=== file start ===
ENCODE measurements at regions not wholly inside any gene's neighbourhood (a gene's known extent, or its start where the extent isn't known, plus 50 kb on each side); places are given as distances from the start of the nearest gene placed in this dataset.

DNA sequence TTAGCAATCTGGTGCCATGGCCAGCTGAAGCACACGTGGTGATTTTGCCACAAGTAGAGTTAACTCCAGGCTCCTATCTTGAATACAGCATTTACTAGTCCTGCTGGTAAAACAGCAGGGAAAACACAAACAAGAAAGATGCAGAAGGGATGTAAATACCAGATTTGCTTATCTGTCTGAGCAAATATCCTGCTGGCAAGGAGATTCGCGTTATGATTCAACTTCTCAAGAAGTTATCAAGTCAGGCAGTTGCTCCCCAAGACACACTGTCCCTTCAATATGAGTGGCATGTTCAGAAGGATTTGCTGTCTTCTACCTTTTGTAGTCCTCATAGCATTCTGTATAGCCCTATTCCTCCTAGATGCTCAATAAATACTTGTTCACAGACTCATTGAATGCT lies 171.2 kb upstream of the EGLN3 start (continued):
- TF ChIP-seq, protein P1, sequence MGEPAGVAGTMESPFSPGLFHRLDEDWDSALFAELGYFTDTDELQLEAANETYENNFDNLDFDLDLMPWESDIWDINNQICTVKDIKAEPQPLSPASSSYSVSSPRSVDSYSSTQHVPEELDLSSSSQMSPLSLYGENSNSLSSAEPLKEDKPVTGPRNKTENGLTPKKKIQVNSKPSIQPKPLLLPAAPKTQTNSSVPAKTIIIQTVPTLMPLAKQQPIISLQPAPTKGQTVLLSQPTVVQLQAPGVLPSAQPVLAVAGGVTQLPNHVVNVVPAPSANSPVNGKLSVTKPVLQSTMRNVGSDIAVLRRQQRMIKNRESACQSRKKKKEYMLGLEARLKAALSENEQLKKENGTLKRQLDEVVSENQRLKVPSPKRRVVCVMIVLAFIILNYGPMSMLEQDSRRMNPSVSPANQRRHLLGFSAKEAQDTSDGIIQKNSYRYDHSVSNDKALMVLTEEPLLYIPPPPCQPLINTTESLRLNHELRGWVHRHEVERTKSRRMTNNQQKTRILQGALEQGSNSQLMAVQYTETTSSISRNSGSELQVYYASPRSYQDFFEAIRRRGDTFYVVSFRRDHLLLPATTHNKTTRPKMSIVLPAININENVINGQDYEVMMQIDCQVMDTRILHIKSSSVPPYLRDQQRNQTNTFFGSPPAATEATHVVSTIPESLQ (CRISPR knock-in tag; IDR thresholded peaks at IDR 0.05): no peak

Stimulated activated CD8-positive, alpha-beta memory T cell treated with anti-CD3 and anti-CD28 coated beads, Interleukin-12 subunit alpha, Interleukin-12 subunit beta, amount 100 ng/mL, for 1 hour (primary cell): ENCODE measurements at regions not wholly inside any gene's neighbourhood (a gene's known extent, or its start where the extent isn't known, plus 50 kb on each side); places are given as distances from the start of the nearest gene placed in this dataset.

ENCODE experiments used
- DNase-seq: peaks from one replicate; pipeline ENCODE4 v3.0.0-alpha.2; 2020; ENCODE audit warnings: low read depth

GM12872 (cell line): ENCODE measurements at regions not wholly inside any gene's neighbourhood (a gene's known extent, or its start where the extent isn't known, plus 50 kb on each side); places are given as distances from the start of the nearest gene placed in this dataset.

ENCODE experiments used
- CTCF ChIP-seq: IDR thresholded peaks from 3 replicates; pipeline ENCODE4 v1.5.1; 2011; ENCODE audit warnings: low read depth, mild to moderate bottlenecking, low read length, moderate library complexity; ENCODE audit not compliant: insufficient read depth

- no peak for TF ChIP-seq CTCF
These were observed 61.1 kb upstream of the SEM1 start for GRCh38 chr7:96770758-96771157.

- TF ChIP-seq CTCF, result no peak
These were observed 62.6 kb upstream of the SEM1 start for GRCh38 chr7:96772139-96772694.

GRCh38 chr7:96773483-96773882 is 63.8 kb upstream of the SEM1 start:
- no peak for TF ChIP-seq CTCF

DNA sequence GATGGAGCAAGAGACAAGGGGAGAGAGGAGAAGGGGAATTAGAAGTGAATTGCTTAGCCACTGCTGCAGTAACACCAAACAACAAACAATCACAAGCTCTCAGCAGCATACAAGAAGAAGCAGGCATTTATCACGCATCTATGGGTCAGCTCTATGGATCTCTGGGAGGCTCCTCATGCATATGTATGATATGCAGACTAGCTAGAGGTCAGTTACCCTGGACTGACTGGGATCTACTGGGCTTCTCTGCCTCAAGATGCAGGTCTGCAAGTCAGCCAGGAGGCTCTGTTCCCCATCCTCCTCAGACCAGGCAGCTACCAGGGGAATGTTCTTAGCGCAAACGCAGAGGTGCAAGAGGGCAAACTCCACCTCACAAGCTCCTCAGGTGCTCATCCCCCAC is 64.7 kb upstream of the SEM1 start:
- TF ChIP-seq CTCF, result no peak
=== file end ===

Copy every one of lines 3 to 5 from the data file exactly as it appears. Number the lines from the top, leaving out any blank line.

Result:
- TF ChIP-seq, protein P1, sequence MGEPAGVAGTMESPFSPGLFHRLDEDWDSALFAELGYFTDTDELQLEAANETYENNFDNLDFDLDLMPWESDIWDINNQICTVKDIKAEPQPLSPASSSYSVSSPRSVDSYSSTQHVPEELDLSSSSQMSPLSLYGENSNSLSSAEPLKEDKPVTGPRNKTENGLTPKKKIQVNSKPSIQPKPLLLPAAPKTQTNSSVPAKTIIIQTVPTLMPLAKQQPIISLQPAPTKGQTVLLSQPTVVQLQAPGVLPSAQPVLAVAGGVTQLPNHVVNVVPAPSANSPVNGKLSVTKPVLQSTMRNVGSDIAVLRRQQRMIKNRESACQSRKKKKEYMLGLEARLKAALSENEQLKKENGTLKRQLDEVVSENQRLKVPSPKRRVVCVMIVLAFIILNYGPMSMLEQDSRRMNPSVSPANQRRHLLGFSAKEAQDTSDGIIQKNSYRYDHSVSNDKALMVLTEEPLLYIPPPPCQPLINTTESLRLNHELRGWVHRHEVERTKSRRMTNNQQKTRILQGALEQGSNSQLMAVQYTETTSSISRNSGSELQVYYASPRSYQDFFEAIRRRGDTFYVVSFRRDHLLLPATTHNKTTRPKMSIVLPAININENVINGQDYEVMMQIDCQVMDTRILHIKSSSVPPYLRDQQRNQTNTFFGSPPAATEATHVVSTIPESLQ (CRISPR knock-in tag; IDR thresholded peaks at IDR 0.05): no peak

Stimulated activated CD8-positive, alpha-beta memory T cell treated with anti-CD3 and anti-CD28 coated beads, Interleukin-12 subunit alpha, Interleukin-12 subunit beta, amount 100 ng/mL, for 1 hour (primary cell): ENCODE measurements at regions not wholly inside any gene's neighbourhood (a gene's known extent, or its start where the extent isn't known, plus 50 kb on each side); places are given as distances from the start of the nearest gene placed in this dataset.

ENCODE experiments used